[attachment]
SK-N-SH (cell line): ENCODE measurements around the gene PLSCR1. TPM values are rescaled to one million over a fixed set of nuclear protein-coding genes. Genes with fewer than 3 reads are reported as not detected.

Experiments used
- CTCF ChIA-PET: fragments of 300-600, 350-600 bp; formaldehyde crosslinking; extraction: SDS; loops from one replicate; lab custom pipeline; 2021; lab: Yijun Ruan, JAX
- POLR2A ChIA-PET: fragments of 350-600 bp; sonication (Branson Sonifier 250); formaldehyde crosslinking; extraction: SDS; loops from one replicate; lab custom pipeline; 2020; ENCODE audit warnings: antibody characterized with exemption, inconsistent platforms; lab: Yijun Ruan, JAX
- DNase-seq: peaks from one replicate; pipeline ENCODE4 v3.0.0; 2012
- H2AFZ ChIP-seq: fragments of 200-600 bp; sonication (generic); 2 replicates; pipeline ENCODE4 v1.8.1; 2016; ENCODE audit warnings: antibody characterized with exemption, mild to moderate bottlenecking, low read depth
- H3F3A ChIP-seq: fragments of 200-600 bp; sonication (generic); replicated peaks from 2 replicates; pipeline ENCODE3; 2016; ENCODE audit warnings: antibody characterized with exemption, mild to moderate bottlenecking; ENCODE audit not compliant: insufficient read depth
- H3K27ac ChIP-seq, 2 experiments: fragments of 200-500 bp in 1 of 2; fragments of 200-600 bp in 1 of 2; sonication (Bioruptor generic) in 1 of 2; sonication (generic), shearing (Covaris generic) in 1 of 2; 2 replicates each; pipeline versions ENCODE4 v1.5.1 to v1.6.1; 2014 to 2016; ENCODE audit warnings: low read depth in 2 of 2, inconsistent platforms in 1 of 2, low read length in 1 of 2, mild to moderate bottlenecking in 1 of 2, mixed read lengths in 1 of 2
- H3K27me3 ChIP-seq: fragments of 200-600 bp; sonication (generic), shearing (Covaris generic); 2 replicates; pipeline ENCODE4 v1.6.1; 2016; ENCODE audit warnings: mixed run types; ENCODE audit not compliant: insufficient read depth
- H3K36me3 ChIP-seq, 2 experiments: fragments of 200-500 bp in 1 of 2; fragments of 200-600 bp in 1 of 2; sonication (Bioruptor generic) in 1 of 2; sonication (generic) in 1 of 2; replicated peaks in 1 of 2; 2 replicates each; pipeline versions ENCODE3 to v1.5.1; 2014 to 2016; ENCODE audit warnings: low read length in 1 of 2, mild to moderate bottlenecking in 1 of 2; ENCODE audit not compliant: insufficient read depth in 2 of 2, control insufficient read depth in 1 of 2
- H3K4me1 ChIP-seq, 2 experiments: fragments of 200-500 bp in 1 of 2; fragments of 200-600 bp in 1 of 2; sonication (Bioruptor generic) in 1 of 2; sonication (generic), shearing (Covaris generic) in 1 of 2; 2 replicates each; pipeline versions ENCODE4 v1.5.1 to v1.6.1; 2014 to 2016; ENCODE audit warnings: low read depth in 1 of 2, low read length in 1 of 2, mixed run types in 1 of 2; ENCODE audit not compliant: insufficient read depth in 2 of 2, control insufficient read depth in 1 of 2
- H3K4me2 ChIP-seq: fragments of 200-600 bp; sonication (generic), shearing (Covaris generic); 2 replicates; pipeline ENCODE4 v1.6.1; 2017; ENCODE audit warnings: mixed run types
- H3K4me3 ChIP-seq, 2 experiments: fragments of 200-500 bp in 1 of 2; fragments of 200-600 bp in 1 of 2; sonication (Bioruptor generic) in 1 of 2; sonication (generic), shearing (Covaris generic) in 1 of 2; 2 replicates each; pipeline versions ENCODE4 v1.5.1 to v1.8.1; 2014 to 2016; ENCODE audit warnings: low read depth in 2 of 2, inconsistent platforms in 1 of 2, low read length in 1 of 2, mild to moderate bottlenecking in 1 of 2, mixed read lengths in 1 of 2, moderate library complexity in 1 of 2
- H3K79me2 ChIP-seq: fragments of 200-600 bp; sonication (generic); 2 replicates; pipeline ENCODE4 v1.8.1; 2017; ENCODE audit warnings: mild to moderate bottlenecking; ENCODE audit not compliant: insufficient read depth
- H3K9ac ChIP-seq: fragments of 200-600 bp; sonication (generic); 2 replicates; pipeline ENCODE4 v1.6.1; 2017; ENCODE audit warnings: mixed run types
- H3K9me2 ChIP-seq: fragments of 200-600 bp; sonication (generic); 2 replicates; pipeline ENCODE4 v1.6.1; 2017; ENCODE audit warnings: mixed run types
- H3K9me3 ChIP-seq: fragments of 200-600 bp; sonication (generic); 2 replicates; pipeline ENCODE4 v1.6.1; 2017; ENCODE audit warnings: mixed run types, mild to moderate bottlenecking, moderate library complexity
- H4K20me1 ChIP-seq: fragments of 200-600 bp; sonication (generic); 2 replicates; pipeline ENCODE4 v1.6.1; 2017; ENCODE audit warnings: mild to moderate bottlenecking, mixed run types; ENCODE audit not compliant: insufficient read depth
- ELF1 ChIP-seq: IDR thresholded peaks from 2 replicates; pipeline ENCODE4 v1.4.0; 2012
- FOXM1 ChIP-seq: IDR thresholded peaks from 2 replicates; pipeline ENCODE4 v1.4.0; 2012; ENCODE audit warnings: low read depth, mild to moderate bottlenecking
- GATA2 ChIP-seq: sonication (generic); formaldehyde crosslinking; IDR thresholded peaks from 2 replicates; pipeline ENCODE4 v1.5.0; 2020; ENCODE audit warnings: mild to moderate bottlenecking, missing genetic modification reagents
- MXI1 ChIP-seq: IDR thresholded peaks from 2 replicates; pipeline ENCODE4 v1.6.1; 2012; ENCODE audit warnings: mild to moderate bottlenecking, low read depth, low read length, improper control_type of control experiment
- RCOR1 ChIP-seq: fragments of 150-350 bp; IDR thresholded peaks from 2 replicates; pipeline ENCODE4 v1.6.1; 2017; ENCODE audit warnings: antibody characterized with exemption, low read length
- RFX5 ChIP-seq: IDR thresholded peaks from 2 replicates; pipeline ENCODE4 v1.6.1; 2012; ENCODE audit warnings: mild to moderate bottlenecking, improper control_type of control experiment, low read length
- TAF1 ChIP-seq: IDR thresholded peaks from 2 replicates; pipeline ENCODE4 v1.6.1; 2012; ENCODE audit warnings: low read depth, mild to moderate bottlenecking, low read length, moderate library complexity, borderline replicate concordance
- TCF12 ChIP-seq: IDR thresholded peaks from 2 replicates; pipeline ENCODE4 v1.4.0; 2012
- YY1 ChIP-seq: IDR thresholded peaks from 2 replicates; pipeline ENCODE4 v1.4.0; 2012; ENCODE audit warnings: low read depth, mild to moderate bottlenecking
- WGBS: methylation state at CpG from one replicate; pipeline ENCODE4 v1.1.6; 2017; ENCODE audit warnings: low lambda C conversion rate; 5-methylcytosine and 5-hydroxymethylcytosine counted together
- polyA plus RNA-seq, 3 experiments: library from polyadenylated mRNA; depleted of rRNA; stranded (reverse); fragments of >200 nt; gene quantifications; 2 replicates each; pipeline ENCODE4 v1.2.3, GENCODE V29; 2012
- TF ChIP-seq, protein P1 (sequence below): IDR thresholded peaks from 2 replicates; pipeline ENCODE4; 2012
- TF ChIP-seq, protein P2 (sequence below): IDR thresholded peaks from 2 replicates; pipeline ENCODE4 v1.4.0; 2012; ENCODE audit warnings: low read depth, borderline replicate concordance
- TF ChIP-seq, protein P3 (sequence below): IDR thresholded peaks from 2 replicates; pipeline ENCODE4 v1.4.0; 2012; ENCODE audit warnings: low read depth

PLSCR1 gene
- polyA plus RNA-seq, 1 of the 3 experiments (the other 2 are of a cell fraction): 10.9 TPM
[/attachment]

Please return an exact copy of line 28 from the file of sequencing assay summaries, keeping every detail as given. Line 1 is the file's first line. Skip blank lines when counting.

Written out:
- WGBS: methylation state at CpG from one replicate; pipeline ENCODE4 v1.1.6; 2017; ENCODE audit warnings: low lambda C conversion rate; 5-methylcytosine and 5-hydroxymethylcytosine counted together